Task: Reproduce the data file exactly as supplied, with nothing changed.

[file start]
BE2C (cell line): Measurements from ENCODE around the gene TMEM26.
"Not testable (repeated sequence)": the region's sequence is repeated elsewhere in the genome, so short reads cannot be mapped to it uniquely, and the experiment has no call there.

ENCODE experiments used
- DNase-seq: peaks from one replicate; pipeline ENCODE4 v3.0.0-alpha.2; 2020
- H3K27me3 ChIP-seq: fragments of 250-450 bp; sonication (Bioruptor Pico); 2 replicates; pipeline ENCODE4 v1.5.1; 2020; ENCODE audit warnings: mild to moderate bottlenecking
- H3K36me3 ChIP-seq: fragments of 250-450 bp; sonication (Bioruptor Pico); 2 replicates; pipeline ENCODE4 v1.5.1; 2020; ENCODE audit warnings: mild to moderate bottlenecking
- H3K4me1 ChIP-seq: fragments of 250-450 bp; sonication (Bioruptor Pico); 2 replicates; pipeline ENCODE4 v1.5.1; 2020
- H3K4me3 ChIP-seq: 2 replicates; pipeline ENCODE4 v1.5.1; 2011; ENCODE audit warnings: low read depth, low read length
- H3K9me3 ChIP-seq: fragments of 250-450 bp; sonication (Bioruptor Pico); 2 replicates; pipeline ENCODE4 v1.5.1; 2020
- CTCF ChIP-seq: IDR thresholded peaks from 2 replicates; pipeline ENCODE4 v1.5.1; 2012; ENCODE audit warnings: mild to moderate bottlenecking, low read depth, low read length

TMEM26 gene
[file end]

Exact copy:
BE2C (cell line): Measurements from ENCODE around the gene TMEM26.
"Not testable (repeated sequence)": the region's sequence is repeated elsewhere in the genome, so short reads cannot be mapped to it uniquely, and the experiment has no call there.

ENCODE experiments used
- DNase-seq: peaks from one replicate; pipeline ENCODE4 v3.0.0-alpha.2; 2020
- H3K27me3 ChIP-seq: fragments of 250-450 bp; sonication (Bioruptor Pico); 2 replicates; pipeline ENCODE4 v1.5.1; 2020; ENCODE audit warnings: mild to moderate bottlenecking
- H3K36me3 ChIP-seq: fragments of 250-450 bp; sonication (Bioruptor Pico); 2 replicates; pipeline ENCODE4 v1.5.1; 2020; ENCODE audit warnings: mild to moderate bottlenecking
- H3K4me1 ChIP-seq: fragments of 250-450 bp; sonication (Bioruptor Pico); 2 replicates; pipeline ENCODE4 v1.5.1; 2020
- H3K4me3 ChIP-seq: 2 replicates; pipeline ENCODE4 v1.5.1; 2011; ENCODE audit warnings: low read depth, low read length
- H3K9me3 ChIP-seq: fragments of 250-450 bp; sonication (Bioruptor Pico); 2 replicates; pipeline ENCODE4 v1.5.1; 2020
- CTCF ChIP-seq: IDR thresholded peaks from 2 replicates; pipeline ENCODE4 v1.5.1; 2012; ENCODE audit warnings: mild to moderate bottlenecking, low read depth, low read length

TMEM26 gene